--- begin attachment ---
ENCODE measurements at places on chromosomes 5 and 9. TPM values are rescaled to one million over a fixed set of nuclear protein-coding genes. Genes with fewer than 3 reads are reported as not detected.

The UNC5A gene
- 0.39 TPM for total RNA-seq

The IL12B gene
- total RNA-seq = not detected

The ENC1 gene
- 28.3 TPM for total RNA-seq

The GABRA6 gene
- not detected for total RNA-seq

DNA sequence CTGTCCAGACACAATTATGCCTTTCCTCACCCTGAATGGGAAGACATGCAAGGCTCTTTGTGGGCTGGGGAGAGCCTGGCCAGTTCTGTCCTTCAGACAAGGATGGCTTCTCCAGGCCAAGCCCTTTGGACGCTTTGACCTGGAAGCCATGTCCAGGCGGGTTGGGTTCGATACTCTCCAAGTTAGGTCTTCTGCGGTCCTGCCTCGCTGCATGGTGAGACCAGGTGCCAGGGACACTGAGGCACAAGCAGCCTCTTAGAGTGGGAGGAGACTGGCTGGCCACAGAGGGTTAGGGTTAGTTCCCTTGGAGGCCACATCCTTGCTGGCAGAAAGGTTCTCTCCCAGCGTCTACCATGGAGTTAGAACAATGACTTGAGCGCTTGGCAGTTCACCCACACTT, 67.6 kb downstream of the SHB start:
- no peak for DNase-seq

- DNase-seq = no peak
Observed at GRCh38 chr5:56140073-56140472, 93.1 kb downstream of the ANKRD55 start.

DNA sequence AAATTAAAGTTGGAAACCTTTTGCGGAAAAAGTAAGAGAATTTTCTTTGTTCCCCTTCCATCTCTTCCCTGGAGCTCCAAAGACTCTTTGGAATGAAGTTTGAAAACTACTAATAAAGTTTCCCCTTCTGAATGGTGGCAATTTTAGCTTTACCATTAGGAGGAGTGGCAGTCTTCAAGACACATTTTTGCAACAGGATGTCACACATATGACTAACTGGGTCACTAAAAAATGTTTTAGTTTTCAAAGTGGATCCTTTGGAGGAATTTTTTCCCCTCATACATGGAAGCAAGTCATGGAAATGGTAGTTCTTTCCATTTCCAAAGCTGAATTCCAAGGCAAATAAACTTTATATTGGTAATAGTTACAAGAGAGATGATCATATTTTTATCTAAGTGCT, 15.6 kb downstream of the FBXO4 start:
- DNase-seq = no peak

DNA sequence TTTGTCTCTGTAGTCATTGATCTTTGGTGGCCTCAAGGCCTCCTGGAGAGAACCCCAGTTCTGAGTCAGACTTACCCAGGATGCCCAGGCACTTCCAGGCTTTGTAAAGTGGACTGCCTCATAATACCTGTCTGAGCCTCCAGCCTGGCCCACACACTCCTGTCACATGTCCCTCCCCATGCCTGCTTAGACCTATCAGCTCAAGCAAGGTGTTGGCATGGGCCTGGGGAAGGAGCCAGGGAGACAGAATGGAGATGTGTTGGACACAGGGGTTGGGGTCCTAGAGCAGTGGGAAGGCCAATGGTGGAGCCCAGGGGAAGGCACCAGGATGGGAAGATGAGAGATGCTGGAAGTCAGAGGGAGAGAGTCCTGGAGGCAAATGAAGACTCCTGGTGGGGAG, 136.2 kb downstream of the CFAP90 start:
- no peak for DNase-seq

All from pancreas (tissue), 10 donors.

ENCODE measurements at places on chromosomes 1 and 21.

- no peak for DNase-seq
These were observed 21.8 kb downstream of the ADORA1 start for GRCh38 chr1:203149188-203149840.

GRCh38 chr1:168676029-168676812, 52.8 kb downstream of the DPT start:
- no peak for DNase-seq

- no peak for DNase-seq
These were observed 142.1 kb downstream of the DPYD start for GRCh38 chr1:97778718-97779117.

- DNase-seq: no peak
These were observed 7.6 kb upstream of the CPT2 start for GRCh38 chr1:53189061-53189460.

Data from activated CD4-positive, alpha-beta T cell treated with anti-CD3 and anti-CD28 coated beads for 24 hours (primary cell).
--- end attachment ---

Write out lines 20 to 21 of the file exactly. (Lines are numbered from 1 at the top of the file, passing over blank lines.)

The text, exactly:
- no peak for DNase-seq
These were observed 21.8 kb downstream of the ADORA1 start for GRCh38 chr1:203149188-203149840.